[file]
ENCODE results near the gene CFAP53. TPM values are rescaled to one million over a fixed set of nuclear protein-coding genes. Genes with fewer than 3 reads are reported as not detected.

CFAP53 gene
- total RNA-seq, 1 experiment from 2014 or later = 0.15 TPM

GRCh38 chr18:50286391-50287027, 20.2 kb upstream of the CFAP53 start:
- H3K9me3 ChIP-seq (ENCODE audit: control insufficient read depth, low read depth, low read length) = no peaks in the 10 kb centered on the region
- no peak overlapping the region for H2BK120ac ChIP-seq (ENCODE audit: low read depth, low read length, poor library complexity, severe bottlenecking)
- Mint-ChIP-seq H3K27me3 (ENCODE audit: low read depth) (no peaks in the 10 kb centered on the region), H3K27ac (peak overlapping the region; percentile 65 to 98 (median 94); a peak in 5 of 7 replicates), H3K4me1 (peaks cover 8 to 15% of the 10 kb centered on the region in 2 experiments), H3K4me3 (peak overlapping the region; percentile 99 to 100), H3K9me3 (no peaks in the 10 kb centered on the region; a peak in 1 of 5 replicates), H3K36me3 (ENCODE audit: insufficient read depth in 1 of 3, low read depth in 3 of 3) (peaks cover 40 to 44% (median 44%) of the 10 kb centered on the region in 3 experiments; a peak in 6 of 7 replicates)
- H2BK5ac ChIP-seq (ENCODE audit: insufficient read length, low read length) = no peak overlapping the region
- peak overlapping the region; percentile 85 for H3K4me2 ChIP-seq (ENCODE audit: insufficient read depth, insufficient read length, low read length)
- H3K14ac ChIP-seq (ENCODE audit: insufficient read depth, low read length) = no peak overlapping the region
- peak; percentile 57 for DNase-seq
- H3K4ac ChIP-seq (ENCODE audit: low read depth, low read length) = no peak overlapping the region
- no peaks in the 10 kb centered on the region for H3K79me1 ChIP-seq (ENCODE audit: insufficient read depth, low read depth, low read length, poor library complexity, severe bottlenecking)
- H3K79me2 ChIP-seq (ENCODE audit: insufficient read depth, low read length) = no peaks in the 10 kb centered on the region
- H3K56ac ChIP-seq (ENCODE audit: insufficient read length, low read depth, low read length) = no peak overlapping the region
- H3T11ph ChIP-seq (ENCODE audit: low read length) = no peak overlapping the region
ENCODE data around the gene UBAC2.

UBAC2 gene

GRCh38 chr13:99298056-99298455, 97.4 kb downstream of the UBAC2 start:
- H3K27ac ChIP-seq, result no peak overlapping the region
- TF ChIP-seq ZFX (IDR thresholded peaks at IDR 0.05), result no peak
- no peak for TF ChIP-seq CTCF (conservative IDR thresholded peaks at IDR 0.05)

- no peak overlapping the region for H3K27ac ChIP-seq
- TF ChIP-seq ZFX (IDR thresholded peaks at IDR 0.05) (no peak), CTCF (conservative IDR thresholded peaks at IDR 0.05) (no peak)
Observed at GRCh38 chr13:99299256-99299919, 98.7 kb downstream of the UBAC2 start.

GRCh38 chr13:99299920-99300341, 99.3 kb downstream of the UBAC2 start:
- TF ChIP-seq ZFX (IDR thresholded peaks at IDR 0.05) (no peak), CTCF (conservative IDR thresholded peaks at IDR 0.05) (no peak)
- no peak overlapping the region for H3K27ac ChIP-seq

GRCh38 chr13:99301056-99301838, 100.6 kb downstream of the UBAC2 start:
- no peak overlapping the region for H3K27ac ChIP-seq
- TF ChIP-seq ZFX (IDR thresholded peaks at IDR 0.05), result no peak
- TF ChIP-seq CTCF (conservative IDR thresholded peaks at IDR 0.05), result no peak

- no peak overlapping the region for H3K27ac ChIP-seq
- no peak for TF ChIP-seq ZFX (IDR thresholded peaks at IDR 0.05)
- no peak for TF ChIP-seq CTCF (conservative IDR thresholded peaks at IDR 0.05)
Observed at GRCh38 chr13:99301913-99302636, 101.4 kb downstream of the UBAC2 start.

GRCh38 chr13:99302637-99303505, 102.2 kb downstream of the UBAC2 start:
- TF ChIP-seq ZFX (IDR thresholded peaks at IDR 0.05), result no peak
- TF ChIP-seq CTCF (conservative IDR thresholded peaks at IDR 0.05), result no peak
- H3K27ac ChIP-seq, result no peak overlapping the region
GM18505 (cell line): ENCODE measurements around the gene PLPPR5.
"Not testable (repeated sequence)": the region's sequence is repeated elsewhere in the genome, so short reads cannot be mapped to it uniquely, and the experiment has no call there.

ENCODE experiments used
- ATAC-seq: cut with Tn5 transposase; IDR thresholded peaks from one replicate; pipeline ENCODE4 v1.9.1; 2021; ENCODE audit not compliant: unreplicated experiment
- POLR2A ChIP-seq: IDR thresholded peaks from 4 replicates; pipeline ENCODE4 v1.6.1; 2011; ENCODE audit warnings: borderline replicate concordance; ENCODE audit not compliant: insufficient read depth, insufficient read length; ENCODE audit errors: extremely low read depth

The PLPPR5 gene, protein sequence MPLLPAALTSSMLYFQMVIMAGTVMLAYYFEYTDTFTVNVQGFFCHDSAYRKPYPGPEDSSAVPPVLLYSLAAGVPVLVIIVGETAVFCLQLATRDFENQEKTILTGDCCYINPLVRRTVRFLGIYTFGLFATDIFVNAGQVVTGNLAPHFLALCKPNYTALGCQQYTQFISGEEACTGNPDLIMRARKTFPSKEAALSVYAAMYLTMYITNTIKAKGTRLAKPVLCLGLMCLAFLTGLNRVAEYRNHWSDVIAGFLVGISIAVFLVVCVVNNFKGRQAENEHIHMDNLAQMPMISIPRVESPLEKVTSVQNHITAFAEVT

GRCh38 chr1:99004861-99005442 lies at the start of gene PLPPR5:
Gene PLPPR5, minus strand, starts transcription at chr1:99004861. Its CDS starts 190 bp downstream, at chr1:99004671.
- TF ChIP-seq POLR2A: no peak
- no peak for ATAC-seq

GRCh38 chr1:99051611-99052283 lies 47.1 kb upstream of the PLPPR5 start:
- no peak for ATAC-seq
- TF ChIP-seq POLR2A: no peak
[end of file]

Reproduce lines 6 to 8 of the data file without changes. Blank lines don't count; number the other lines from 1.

- no peak overlapping the region for H2BK120ac ChIP-seq (ENCODE audit: low read depth, low read length, poor library complexity, severe bottlenecking)
- Mint-ChIP-seq H3K27me3 (ENCODE audit: low read depth) (no peaks in the 10 kb centered on the region), H3K27ac (peak overlapping the region; percentile 65 to 98 (median 94); a peak in 5 of 7 replicates), H3K4me1 (peaks cover 8 to 15% of the 10 kb centered on the region in 2 experiments), H3K4me3 (peak overlapping the region; percentile 99 to 100), H3K9me3 (no peaks in the 10 kb centered on the region; a peak in 1 of 5 replicates), H3K36me3 (ENCODE audit: insufficient read depth in 1 of 3, low read depth in 3 of 3) (peaks cover 40 to 44% (median 44%) of the 10 kb centered on the region in 3 experiments; a peak in 6 of 7 replicates)
- H2BK5ac ChIP-seq (ENCODE audit: insufficient read length, low read length) = no peak overlapping the region